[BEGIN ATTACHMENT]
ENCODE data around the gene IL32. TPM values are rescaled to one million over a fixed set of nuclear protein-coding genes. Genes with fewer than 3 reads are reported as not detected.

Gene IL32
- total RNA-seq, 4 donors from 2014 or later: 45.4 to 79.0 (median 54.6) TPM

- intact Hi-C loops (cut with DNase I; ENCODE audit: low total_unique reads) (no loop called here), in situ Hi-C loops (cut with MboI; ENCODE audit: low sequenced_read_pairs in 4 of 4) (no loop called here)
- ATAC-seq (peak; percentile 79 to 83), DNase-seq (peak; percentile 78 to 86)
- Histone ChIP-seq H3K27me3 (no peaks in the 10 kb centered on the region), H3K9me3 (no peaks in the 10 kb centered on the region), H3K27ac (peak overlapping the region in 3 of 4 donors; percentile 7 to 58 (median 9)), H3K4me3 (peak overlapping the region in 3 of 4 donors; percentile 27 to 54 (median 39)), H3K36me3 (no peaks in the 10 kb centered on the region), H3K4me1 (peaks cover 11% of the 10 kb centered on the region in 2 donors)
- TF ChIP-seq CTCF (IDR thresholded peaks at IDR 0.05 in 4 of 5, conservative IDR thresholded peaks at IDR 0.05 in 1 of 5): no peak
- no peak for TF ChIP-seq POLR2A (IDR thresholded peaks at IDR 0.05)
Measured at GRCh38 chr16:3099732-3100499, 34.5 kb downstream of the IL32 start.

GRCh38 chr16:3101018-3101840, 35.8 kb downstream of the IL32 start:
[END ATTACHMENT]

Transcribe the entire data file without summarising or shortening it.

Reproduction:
ENCODE data around the gene IL32. TPM values are rescaled to one million over a fixed set of nuclear protein-coding genes. Genes with fewer than 3 reads are reported as not detected.

Gene IL32
- total RNA-seq, 4 donors from 2014 or later: 45.4 to 79.0 (median 54.6) TPM

- intact Hi-C loops (cut with DNase I; ENCODE audit: low total_unique reads) (no loop called here), in situ Hi-C loops (cut with MboI; ENCODE audit: low sequenced_read_pairs in 4 of 4) (no loop called here)
- ATAC-seq (peak; percentile 79 to 83), DNase-seq (peak; percentile 78 to 86)
- Histone ChIP-seq H3K27me3 (no peaks in the 10 kb centered on the region), H3K9me3 (no peaks in the 10 kb centered on the region), H3K27ac (peak overlapping the region in 3 of 4 donors; percentile 7 to 58 (median 9)), H3K4me3 (peak overlapping the region in 3 of 4 donors; percentile 27 to 54 (median 39)), H3K36me3 (no peaks in the 10 kb centered on the region), H3K4me1 (peaks cover 11% of the 10 kb centered on the region in 2 donors)
- TF ChIP-seq CTCF (IDR thresholded peaks at IDR 0.05 in 4 of 5, conservative IDR thresholded peaks at IDR 0.05 in 1 of 5): no peak
- no peak for TF ChIP-seq POLR2A (IDR thresholded peaks at IDR 0.05)
Measured at GRCh38 chr16:3099732-3100499, 34.5 kb downstream of the IL32 start.

GRCh38 chr16:3101018-3101840, 35.8 kb downstream of the IL32 start: